There are several pros and cons associated with buying a new-build property. In this article we give you an insight of new-build homes advantages and disadvantages.
New-build properties have distinct advantages in that they rarely require expensive repairs up front, and warranty conditions will still be favourable. New builds do, however, have particular issues when it comes to getting a mortgage for purchasing them, and there may be structural issues that are not readily apparent, but all this can be avoided by ensuring Structural Insurance is in place.
New-build homes: the advantages
New properties rarely require more investment than the purchase price. Extensive repairs are typically not needed for years, and if the home is registered with a reputable Structural Insurance firm such as CRL, a 10-year warranty and protection scheme will be part of the package.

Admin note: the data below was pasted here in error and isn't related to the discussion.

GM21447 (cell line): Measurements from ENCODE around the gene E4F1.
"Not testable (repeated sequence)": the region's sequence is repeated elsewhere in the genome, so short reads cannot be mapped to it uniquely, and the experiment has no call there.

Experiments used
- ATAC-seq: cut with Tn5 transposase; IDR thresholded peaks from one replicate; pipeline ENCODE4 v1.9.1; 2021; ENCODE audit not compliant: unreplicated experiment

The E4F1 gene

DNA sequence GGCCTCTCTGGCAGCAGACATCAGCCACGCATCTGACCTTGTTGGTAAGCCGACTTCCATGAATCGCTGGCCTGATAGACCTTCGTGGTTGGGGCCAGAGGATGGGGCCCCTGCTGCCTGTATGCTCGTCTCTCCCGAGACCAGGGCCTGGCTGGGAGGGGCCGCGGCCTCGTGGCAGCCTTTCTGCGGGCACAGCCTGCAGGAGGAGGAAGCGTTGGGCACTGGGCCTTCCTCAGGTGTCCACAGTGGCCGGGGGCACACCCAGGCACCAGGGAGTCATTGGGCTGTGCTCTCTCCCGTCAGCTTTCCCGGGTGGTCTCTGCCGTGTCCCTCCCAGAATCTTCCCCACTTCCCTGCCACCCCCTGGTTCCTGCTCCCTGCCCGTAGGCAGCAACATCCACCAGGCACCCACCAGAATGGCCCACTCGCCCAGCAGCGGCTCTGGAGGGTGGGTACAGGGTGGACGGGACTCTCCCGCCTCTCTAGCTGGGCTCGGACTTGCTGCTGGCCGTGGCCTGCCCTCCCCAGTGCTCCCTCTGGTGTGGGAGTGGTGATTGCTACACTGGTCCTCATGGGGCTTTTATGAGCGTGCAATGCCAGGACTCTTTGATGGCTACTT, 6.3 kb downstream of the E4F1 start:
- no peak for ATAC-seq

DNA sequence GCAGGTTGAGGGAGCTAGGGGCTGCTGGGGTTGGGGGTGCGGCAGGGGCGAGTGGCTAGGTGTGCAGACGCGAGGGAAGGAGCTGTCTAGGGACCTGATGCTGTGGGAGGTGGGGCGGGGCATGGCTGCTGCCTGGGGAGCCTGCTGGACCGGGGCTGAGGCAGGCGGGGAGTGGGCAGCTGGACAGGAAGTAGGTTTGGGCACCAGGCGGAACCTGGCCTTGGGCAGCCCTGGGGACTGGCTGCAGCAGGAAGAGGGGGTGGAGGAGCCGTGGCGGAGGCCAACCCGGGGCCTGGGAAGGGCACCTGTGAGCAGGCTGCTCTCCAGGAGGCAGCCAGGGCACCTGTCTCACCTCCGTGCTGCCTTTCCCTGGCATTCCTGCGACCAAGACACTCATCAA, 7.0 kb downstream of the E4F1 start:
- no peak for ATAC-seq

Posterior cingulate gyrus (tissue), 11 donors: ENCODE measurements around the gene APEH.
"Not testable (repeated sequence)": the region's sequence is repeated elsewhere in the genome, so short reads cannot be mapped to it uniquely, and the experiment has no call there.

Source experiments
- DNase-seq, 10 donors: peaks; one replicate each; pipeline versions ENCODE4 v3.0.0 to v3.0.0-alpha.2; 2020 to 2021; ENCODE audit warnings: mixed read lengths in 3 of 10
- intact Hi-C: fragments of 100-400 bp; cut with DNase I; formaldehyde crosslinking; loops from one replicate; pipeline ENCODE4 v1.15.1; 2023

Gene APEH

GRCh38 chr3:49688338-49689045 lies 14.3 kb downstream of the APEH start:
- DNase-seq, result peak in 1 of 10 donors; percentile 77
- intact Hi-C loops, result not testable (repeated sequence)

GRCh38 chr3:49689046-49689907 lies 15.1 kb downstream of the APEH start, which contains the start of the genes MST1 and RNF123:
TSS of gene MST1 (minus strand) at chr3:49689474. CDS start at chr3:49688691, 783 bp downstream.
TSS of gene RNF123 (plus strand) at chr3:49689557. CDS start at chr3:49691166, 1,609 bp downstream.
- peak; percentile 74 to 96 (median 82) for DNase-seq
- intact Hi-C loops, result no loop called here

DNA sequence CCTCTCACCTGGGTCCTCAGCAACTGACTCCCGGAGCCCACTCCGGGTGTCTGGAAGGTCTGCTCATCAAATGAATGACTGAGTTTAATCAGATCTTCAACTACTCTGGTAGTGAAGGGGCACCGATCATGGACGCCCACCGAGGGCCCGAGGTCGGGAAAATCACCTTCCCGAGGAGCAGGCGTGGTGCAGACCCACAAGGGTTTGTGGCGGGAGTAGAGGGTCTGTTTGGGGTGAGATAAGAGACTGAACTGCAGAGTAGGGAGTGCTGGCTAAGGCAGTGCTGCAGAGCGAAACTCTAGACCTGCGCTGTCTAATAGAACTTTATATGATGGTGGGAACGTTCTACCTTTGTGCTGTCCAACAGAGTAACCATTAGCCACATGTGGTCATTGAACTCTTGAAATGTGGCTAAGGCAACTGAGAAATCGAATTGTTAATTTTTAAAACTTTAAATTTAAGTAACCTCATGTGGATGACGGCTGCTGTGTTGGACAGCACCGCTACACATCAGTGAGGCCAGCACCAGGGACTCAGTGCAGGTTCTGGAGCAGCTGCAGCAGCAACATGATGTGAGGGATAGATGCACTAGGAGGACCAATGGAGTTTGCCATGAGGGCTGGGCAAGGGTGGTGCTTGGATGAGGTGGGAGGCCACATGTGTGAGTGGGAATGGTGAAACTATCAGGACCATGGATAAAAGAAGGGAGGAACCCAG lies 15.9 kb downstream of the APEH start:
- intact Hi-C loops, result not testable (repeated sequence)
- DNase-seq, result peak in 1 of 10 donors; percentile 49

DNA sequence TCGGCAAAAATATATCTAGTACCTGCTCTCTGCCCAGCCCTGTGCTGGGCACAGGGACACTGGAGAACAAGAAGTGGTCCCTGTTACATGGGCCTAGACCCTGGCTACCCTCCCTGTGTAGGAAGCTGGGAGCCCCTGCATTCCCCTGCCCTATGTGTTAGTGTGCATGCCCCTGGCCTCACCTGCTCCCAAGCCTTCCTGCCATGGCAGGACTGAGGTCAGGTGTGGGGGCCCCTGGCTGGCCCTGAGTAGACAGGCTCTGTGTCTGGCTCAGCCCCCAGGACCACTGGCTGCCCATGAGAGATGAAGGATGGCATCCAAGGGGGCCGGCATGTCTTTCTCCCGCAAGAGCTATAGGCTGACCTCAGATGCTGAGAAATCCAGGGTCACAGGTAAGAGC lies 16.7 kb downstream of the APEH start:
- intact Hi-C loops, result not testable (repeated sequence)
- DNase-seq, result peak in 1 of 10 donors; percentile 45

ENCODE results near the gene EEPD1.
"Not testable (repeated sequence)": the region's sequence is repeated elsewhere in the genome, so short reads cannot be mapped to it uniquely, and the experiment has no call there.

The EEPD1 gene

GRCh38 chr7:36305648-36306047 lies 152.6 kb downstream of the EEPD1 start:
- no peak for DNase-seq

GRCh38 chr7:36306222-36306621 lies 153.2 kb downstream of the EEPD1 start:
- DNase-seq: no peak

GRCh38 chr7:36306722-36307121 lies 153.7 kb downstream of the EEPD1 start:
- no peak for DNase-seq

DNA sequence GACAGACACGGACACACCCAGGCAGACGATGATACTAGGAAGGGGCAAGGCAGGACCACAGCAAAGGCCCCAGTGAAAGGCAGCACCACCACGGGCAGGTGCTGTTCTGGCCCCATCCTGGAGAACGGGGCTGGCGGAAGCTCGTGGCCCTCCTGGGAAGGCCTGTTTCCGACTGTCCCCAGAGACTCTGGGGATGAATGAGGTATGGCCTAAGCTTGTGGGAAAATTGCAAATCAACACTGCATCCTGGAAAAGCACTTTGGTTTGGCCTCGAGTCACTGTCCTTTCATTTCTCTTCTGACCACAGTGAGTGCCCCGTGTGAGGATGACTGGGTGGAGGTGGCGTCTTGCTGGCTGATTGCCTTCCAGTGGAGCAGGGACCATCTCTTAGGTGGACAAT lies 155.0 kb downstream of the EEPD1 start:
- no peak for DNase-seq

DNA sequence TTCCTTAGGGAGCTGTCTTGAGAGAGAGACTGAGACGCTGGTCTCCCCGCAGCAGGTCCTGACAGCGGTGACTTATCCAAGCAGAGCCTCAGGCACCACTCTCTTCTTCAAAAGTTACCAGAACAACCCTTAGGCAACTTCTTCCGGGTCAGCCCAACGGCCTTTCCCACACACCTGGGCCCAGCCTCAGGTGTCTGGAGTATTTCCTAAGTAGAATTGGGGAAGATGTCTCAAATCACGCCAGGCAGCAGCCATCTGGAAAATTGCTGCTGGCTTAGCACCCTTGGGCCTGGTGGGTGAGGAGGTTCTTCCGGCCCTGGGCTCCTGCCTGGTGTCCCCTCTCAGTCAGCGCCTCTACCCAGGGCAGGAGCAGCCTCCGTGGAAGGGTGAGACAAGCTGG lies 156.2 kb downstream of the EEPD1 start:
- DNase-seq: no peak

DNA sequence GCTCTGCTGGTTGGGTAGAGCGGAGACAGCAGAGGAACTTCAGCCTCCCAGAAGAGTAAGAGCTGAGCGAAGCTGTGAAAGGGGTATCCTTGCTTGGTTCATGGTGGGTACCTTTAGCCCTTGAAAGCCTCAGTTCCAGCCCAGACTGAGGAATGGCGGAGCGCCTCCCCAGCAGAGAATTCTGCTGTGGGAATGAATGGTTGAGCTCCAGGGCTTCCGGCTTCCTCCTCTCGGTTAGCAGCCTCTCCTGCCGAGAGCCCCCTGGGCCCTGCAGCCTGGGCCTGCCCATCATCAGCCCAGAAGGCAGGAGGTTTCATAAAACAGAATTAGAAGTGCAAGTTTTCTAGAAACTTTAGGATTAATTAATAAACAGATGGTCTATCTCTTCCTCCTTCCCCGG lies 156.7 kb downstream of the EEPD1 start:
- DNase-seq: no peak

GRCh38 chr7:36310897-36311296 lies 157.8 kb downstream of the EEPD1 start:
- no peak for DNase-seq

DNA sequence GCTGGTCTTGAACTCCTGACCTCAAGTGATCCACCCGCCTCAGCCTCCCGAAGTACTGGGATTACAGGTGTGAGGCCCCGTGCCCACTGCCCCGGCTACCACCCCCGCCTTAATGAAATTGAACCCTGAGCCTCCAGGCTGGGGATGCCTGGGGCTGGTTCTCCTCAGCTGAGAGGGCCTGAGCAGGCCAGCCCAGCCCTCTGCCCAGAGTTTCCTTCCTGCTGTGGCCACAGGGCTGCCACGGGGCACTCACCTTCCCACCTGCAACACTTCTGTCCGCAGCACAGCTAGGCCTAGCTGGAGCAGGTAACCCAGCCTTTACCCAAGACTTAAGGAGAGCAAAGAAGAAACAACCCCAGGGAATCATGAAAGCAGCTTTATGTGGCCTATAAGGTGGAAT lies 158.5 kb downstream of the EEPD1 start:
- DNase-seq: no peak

When it comes to financing, some developers arrange mortgage procedures for a whole estate beforehand. If the developer is connected to a certain lender, it may be possible to obtain a mortgage with a lower deposit.
If the house is still in the build process when bought, the new owner could potentially get certain features, such as the decor, changed to suit their requirements. (There may be added fees involved, and some builders may not undertake such alterations until contracts are exchanged.)
New-build homes are also more energy-efficient than older properties, although a buyer should always ask to see the place’s energy performance certificate to properly assess its efficiency levels.
New-build homes: the disadvantages
Anyone buying a new-build that’s still in the construction phase can face some obstacles.
On the financing front, the aspiring homeowner may only have a site and a plan to present to lenders, most of whom will not release the final loan until all work is officially completed. The owner may also be required to make staged payments, which puts them in the position of having to pay for two homes simultaneously.